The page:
A review of the documents governing the RCAG plan reflects virtually the same deficiency as in Schoonejongen. The RCAG "policy" reserves to the sponsor the authority to amend or terminate the plan at any time, but it fails to specify any procedure for such modification or termination or to identify who within the corporation has the authority to make the decision. It would seem to follow, then, that no substantive modification to the RCAG plan could be made by RCAG until the plan itself was amended to comply with section 403(b)(3). See, e.g., Schoonejongen v. Curtiss-Wright Corp., 18 F.3d at 1040-41.

An argument could be made by defendants that the requirements of 29 U.S.C. § 402(b)(3) should be read as limited to modifications that change the terms of an ERISA plan but do not terminate it. Cf. Schoonejongen v. Curtiss-Wright Corp., 18 F.3d at 1038-39 (noting, but rejecting, defendant's argument that its elimination of benefits for one category of participants constituted a termination of the prior plan and the institution of a new plan). This argument, although not squarely refuted by the language of section 402(b)(3) — which refers to the power to "amend" the plan — is open to question since it would ignore one acknowledged purpose of the provision, to ensure that participants are on notice of their rights, or lack of rights, under the then-effective plan. See, e.g., Cefalu v. B.F. Goodrich Co., 871 F.2d at 1296 (noting that writing requirement protects "[e]mployees who rely on a written benefit plan [from having] their benefits eroded by oral modifications to the benefit plan."). Cf. Biggers v. Wittek Indust., Inc., 4 F.3d 291, 295-96 (4th Cir. 1993) (utilizing common law of trusts to hold that amendment or termination of plan must be in writing that reflects clear intent to modify or terminate). Moreover, such a distinction between amendment and termination would have the anomalous effect of requiring more elaborate notice if a participant's rights were reduced than if they were eliminated. Cf. In re Vecchio, 20 F.3d 555, 558 (2d Cir. 1994).

ERISA contains an elaborate set of mandated procedures for plan termination, but this provision, found in Subchapter III, appears to be addressed solely to pension plans. See 29 U.S.C. § 1341-1341a.

In any event, we need not decide this question since defendants' assertion of plan termination must fail for a separate reason. Even if we assume that the RCAG severance plan contained sufficiently specific guidance on termination authority and procedures or that it was not required to have any, the record makes it plain, beyond triable dispute, that RCAG — the plan sponsor — never took the requisite steps to terminate the plan.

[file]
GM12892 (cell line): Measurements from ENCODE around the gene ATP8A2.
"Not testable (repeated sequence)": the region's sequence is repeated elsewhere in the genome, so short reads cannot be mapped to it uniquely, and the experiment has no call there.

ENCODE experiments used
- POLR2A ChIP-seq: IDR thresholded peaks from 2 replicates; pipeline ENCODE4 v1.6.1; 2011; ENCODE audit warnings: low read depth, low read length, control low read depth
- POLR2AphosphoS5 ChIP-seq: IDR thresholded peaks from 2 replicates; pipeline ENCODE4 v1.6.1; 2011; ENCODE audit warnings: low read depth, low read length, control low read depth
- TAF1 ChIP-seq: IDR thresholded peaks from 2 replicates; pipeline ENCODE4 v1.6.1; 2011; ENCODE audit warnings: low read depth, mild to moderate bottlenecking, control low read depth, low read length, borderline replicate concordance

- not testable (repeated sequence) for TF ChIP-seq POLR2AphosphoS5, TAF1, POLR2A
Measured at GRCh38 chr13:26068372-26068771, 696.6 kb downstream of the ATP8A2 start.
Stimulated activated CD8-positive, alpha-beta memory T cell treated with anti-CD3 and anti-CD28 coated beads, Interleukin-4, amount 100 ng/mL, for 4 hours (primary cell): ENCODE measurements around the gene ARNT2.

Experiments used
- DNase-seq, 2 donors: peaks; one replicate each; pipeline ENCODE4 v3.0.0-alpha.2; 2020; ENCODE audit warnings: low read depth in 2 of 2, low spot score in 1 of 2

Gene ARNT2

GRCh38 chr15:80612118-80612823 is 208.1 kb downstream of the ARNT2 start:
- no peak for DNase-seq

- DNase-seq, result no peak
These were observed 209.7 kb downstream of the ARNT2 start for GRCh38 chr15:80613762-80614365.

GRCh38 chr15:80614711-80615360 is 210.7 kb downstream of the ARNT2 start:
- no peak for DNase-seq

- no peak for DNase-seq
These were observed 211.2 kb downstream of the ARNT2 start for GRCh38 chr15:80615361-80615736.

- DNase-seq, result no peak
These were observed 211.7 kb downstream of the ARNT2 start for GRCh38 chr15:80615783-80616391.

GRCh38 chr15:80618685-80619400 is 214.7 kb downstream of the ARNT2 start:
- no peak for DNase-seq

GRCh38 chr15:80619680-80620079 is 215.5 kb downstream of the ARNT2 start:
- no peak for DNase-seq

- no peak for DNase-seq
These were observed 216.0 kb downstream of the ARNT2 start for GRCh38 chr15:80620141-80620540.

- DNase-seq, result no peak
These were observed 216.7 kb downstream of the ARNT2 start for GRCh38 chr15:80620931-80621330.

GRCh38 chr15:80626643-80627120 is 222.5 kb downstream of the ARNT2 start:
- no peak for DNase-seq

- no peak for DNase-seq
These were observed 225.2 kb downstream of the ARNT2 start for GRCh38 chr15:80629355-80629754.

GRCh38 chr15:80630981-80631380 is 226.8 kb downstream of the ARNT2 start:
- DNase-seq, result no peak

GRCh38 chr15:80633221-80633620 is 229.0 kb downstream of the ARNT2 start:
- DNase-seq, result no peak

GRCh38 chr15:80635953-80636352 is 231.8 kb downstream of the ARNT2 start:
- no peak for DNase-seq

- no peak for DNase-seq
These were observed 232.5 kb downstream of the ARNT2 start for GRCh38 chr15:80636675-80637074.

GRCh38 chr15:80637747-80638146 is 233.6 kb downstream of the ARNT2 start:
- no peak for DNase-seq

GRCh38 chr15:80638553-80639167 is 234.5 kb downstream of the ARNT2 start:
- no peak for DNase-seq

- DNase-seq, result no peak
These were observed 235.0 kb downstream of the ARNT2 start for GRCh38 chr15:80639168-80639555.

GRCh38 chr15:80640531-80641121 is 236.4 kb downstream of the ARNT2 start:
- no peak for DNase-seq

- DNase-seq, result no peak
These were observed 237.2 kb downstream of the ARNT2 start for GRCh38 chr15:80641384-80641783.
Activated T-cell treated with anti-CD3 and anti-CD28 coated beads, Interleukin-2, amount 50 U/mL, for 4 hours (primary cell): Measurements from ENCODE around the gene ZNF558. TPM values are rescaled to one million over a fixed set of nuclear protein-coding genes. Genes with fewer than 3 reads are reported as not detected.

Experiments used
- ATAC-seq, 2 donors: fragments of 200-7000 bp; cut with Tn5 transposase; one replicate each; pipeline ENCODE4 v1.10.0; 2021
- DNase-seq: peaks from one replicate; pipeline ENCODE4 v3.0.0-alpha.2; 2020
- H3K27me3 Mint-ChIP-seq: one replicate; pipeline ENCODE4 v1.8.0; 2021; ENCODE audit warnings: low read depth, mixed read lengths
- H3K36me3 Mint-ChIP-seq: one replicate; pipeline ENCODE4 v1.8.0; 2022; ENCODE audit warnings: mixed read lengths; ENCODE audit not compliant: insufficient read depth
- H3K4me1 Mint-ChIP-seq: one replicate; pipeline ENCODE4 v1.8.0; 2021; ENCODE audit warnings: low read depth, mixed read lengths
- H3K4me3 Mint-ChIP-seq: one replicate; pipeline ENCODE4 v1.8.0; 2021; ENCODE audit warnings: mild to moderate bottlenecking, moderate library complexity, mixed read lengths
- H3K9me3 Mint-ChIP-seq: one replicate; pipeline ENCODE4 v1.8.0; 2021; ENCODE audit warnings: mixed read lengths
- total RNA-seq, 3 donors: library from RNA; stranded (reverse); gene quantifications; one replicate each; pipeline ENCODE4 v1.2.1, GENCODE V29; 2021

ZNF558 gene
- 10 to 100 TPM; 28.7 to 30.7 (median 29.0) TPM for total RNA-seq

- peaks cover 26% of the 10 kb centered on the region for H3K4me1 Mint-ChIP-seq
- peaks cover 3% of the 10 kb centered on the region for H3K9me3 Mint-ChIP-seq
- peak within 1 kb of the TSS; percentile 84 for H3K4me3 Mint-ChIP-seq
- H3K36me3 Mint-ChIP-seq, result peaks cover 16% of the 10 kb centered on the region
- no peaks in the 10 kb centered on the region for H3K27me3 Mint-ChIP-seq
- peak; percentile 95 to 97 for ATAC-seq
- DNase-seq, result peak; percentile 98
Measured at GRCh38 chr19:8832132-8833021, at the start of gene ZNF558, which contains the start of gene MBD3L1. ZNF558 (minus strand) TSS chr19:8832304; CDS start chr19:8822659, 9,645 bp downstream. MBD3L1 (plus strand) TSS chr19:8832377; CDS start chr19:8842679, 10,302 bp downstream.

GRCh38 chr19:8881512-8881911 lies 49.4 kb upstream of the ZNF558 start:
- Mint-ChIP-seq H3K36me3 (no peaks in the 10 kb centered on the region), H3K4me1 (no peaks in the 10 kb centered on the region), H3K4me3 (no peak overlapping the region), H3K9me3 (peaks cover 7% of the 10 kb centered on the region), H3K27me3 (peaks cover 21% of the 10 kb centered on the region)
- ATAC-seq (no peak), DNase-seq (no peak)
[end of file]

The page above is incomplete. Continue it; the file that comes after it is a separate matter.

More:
We start with the assumption that a reservation of authority by the sponsor to amend or terminate the plan could be read as authorizing such action by the Board of Directors of the sponsor. See Schoonejongen v. Curtiss-Wright Co., 18 F.3d at 1039 n. 3 (noting concurring view of Judge Roth). That this was the assumption of the drafters of the RCAG plan is supported by the fact that when RCAG acted to terminate its participation in RCA-administered welfare plans, it did so through a resolution of its Board. (RCAG Consent of Directors, Defts' Exh. 3.)

The problem for defendants on this point, however, is that the Board of RCAG never acted to terminate the severance plan that RCAG administered. Indeed, the undisputed testimony of RCAG's Chief Executive Officer, Valerian Podmolik, establishes that up to the time of the closing, RCAG had taken no action to terminate the severance plan. (Podmolik Dep. at p. 118, lines 6-14) (Pltffs' Exh. 46). Mr. Podmolik left directly after the sale of RCAG stock to MCIC, but defendants proffer no evidence to demonstrate that RCAG, through its Board of Directors or by any other means, subsequently acted to terminate the severance plan.

It bears noting that this lack of any action by the RCAG Board of Directors is in striking contrast to the actions taken by the RCAG Board as early as January 21, 1988, four months before the closing, when it formally resolved to terminate the participation by RCAG in a variety of specified welfare plans sponsored by RCA Corporation. (Defts' Exh. 7.) That action was plainly taken to comply with the requirement of paragraph 4.3(h)(i) of the Stock Purchase Agreement, which obligated GE to cause RCAG to terminate its participation in those specific plans. (Pltffs' Exh. 5 at p. 5.) The Agreement made no similar reference to the RCAG severance plan, and the record reflects that RCAG's Board took no comparable action with respect to the severance plan.

In sum, there appears to be no evidence to suggest that RCAG, as sponsor of the severance plan, ever took action to terminate the plan prior to or at the time of the closing. Similarly, there is no evidence that RCAG, which survived the closing as a corporate entity, took any such action after the sale of its stock, and certainly not within the period ending with the termination of the plaintiffs' employment.

In arguing to the contrary, defendants have taken a variety of positions. At one point, they appeared to argue that the January 21st resolution of RCAG's Board, either separately or in conjunction with the Stock Purchase Agreement, terminated the plan effective as of the closing. They appear to have receded from this position, and justifiably so since the Board resolution and the corresponding provisions of the Agreement, by their terms, are plainly limited to plans sponsored by RCA Corporation, and do not encompass RCAG-sponsored plans.

Alternatively, defendants have argued, albeit without much explanation, that the RCAG severance plan was effectively terminated by the closing itself. This argument fails in the absence of any evidence that RCAG, as the plan sponsor, took any corporate action to terminate the plan either before, during or after the closing.